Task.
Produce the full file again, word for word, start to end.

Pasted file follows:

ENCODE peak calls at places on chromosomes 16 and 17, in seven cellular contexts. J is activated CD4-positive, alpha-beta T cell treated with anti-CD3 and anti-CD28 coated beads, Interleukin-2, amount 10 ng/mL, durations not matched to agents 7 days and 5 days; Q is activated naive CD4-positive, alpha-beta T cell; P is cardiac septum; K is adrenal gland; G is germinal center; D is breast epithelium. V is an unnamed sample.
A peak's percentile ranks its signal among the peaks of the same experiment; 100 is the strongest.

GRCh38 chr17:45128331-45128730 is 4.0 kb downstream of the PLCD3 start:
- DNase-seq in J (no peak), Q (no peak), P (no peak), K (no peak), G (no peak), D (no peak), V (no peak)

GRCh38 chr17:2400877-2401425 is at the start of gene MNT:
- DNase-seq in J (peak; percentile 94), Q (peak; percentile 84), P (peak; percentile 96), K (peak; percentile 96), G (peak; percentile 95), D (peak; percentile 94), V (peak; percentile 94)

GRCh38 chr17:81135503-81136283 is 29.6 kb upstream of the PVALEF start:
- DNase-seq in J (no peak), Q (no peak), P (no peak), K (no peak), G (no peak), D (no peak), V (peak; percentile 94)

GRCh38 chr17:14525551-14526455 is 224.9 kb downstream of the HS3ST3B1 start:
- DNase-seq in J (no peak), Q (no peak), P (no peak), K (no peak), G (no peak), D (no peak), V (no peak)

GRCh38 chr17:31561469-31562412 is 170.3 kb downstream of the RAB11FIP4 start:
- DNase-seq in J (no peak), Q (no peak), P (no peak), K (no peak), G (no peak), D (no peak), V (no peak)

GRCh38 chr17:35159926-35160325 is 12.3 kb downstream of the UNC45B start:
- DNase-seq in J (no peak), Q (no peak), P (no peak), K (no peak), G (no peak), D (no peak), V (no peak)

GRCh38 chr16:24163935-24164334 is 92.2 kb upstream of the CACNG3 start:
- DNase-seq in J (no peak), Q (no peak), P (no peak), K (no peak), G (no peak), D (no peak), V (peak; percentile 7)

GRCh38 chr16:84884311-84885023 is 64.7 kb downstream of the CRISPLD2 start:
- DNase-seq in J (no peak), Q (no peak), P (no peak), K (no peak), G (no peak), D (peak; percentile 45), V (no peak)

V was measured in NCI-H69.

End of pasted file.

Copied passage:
ENCODE peak calls at places on chromosomes 16 and 17, in seven cellular contexts. J is activated CD4-positive, alpha-beta T cell treated with anti-CD3 and anti-CD28 coated beads, Interleukin-2, amount 10 ng/mL, durations not matched to agents 7 days and 5 days; Q is activated naive CD4-positive, alpha-beta T cell; P is cardiac septum; K is adrenal gland; G is germinal center; D is breast epithelium. V is an unnamed sample.
A peak's percentile ranks its signal among the peaks of the same experiment; 100 is the strongest.

GRCh38 chr17:45128331-45128730 is 4.0 kb downstream of the PLCD3 start:
- DNase-seq in J (no peak), Q (no peak), P (no peak), K (no peak), G (no peak), D (no peak), V (no peak)

GRCh38 chr17:2400877-2401425 is at the start of gene MNT:
- DNase-seq in J (peak; percentile 94), Q (peak; percentile 84), P (peak; percentile 96), K (peak; percentile 96), G (peak; percentile 95), D (peak; percentile 94), V (peak; percentile 94)

GRCh38 chr17:81135503-81136283 is 29.6 kb upstream of the PVALEF start:
- DNase-seq in J (no peak), Q (no peak), P (no peak), K (no peak), G (no peak), D (no peak), V (peak; percentile 94)

GRCh38 chr17:14525551-14526455 is 224.9 kb downstream of the HS3ST3B1 start:
- DNase-seq in J (no peak), Q (no peak), P (no peak), K (no peak), G (no peak), D (no peak), V (no peak)

GRCh38 chr17:31561469-31562412 is 170.3 kb downstream of the RAB11FIP4 start:
- DNase-seq in J (no peak), Q (no peak), P (no peak), K (no peak), G (no peak), D (no peak), V (no peak)

GRCh38 chr17:35159926-35160325 is 12.3 kb downstream of the UNC45B start:
- DNase-seq in J (no peak), Q (no peak), P (no peak), K (no peak), G (no peak), D (no peak), V (no peak)

GRCh38 chr16:24163935-24164334 is 92.2 kb upstream of the CACNG3 start:
- DNase-seq in J (no peak), Q (no peak), P (no peak), K (no peak), G (no peak), D (no peak), V (peak; percentile 7)

GRCh38 chr16:84884311-84885023 is 64.7 kb downstream of the CRISPLD2 start:
- DNase-seq in J (no peak), Q (no peak), P (no peak), K (no peak), G (no peak), D (peak; percentile 45), V (no peak)

V was measured in NCI-H69.